Reply

  58. Okay so what is socialism? Isn't it state control of part (or the whole) of the econonomy? Isn't that what most governments do they control aspects of the economy (obviously some more so that others). So by definition most governments are socialist. The Nazi's are no exception. Looking closely at what they did ( Which is briefly done in the video) They took control of the economy, they injected their ideology into private businesses, they plundered the wealth of the private businesses, they raised taxes on your business if you didn't join their cartels. They abolised unions, yes, but then they forced everyone into one giant centrally controled union. Centrally, means controled by the government. I don't think the Nazi's being socialist was a myth. I think that they were 'national' socialists. I mean the phrase "redistribution of wealth" was used in the video. That's what marxist socialists did too. They redistributed wealth by class lines whereras national socialists redistributed the wealth along "racial" or "national" lines. I hate using the word redistriubted. They stole and murdered and pined their own pockets. Both ideoligies were and still are wrong, both are evil and hopefully both are not to be repeated again. But both are a type of extreme socialism where private life is completely dominated by the government. People need to understand, Communism, Faciism, National Socialism, are all extreme socialist governmental ideoligies, they are all totalitarianism. I feel that the real myth is the "left to right" political spectrum. Where for some reason you have totalitarian ideologies on either end like they are opposites, when the are in fact the same thing. I feel that this done confuse people on purpose. All totalitarian regimes forcefully impose their rule on their citizens and interfere with the day to day life of the common people. They erase concepts like freedom, democracy, representation, human rights, individualism and expression. People need to stop pretending words mean things that they don't and they need to think, critically, about what words and actions mean. Ask yourself, would you like to live in a country were you could potentially have all of your rights, property and freedoms stripped away from you for something as arbitrary as religion, skin colour, gender or profession? I know I wouldn't. I always ask people who support totalitarian ideology the same question "What if it was your family or friends they come after, someone you love, would you be okay with that?"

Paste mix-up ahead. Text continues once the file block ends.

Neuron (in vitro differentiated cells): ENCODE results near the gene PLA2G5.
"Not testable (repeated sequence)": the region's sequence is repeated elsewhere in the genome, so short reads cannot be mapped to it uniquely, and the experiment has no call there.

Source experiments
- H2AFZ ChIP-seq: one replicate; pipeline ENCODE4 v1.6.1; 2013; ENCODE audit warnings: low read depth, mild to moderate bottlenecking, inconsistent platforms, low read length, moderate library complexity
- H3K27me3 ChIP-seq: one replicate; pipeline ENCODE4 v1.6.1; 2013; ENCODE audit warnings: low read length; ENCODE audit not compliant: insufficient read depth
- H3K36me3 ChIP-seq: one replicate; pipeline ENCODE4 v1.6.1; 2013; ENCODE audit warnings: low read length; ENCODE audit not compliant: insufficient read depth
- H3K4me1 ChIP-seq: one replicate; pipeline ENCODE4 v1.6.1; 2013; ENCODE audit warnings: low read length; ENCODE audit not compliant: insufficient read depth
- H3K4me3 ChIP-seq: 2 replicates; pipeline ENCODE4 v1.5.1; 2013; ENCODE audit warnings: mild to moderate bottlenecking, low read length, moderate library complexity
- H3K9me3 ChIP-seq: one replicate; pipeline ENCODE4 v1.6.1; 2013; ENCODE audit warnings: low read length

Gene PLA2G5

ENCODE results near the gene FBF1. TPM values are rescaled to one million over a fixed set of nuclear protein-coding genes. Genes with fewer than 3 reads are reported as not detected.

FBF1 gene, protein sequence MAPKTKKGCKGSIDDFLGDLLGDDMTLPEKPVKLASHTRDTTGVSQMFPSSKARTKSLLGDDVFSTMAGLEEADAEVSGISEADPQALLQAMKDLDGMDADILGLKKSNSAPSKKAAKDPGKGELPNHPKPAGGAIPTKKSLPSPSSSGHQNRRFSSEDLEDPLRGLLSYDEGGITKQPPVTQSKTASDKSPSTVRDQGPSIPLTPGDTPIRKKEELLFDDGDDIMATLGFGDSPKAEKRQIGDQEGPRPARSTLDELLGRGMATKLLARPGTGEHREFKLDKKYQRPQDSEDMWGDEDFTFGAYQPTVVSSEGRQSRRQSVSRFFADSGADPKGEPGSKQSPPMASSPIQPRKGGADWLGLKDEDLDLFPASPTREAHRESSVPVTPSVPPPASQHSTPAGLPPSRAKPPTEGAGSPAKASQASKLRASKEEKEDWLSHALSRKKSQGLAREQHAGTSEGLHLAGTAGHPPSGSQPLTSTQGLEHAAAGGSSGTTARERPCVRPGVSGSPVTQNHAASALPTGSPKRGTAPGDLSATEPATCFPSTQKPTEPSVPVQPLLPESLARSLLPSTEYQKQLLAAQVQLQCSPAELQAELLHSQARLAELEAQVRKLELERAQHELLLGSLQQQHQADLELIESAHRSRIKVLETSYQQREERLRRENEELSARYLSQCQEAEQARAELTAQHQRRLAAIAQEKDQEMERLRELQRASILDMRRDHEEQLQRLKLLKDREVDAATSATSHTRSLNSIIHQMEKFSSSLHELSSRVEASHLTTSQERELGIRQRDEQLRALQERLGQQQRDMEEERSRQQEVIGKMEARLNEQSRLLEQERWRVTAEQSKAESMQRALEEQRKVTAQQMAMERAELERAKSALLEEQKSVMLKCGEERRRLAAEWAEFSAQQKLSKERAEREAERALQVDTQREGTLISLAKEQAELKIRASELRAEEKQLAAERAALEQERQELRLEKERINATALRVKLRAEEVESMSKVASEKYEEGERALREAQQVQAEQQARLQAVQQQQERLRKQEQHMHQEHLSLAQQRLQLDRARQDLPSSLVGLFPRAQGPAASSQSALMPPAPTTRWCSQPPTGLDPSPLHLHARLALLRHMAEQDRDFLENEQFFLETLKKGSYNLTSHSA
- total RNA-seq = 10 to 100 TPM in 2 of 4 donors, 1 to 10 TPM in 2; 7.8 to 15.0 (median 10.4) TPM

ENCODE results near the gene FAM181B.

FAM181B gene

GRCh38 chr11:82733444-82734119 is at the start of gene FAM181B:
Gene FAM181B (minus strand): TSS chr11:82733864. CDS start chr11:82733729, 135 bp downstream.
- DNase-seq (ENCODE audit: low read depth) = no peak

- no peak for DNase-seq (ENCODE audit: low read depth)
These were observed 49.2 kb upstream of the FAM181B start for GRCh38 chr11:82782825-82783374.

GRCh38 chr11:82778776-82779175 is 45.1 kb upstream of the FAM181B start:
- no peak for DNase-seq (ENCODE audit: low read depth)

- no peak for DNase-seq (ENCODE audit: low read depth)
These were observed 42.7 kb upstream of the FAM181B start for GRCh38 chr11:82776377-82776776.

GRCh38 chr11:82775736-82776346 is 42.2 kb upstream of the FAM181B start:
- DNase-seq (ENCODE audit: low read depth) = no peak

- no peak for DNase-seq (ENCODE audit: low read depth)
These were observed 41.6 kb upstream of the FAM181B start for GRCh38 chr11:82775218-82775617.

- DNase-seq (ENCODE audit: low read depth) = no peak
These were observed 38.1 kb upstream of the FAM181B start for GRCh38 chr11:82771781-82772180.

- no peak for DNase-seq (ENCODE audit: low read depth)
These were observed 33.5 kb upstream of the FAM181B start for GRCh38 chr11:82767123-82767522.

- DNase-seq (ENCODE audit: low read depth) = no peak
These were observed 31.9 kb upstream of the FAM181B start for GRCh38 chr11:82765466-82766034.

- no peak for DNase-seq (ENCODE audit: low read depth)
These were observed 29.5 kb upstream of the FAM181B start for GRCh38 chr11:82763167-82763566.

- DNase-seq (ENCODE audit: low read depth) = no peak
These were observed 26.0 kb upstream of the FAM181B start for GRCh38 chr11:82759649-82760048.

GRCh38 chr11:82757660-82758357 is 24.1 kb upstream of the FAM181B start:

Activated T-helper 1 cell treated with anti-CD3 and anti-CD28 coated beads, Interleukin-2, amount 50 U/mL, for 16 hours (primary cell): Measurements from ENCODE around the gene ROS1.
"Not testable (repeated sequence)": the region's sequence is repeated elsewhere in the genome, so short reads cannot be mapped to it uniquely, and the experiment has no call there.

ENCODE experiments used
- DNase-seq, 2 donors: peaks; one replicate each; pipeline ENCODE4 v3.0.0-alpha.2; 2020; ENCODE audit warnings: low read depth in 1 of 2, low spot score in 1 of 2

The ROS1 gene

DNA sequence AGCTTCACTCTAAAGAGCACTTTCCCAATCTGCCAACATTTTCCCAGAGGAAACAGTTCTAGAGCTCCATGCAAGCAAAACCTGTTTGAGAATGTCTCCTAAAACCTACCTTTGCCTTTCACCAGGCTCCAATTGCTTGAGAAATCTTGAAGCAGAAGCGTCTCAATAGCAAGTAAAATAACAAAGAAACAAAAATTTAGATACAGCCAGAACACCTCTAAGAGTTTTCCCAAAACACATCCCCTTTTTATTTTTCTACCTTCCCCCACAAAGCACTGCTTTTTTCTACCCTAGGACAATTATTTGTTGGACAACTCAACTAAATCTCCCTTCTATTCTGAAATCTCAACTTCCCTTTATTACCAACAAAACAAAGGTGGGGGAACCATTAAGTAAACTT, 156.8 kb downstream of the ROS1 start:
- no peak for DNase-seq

Reply

Leave a Reply

Your email address will not be published. Required fields are marked *